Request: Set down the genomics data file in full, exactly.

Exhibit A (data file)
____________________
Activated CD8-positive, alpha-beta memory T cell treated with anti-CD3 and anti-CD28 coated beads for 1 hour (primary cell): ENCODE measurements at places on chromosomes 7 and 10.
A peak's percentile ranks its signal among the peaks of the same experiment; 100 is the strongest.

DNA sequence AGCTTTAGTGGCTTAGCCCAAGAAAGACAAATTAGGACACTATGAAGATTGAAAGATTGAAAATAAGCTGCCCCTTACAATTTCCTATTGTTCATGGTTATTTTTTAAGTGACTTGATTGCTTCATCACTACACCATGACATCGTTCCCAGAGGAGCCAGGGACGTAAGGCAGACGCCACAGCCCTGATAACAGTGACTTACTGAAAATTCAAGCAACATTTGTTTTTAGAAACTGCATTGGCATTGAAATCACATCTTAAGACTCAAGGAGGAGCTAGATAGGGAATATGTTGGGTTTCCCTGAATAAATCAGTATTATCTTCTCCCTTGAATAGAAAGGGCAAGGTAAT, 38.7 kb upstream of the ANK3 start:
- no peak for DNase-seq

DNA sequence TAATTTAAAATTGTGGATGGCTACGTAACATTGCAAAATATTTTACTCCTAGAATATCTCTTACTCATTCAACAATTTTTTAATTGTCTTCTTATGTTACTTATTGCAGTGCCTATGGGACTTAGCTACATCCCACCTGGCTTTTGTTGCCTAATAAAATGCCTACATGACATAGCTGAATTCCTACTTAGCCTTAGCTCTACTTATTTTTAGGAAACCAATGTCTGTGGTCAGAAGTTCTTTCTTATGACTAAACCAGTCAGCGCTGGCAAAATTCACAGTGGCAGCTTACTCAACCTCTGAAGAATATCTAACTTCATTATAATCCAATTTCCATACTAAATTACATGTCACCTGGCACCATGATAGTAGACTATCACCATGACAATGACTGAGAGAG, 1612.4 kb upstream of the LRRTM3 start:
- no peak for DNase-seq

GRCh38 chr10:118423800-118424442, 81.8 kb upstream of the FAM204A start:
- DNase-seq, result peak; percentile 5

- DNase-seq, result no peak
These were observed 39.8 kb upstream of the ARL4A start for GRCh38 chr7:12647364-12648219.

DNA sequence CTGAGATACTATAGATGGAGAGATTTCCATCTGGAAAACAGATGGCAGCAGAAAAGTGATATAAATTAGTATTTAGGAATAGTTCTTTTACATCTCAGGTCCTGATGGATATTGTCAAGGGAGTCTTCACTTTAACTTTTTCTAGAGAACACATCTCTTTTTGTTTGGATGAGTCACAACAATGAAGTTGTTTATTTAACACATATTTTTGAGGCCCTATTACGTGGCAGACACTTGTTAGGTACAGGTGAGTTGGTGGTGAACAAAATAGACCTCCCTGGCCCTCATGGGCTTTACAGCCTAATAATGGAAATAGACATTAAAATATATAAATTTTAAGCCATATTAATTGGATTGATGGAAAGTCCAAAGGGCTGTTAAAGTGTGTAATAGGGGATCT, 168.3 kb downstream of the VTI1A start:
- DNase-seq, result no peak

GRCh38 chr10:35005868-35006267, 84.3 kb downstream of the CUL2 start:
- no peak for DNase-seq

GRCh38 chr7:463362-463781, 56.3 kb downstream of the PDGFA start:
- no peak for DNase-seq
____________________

Activated CD8-positive, alpha-beta memory T cell treated with anti-CD3 and anti-CD28 coated beads for 1 hour (primary cell): ENCODE measurements at places on chromosomes 7 and 10.
A peak's percentile ranks its signal among the peaks of the same experiment; 100 is the strongest.

DNA sequence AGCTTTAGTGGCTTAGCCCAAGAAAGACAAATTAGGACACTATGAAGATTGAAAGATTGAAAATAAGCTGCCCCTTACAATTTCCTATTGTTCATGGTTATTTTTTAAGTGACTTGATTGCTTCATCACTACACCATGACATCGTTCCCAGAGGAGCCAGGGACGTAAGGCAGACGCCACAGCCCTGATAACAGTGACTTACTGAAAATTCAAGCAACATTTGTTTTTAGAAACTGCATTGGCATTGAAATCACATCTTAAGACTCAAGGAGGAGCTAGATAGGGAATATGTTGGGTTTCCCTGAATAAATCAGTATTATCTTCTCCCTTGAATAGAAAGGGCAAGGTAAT, 38.7 kb upstream of the ANK3 start:
- no peak for DNase-seq

DNA sequence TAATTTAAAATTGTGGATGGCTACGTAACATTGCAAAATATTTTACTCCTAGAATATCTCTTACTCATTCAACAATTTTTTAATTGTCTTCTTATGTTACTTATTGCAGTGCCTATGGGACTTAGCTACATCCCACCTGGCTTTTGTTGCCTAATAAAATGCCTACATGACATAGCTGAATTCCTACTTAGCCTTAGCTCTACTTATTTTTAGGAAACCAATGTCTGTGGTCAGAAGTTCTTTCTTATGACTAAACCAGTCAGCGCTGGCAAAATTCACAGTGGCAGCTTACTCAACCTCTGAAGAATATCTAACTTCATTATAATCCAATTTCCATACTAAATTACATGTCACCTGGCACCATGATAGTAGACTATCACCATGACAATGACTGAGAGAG, 1612.4 kb upstream of the LRRTM3 start:
- no peak for DNase-seq

GRCh38 chr10:118423800-118424442, 81.8 kb upstream of the FAM204A start:
- DNase-seq, result peak; percentile 5

- DNase-seq, result no peak
These were observed 39.8 kb upstream of the ARL4A start for GRCh38 chr7:12647364-12648219.

DNA sequence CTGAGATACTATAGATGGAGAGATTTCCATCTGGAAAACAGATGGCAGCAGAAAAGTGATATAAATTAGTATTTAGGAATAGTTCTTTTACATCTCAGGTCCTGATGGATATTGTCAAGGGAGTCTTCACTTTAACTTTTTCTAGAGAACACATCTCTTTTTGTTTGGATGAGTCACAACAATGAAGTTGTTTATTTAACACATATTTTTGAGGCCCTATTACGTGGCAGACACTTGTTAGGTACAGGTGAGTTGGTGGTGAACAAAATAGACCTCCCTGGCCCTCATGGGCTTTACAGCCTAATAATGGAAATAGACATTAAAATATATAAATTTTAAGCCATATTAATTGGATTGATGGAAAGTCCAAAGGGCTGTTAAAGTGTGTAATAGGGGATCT, 168.3 kb downstream of the VTI1A start:
- DNase-seq, result no peak

GRCh38 chr10:35005868-35006267, 84.3 kb downstream of the CUL2 start:
- no peak for DNase-seq

GRCh38 chr7:463362-463781, 56.3 kb downstream of the PDGFA start:
- no peak for DNase-seq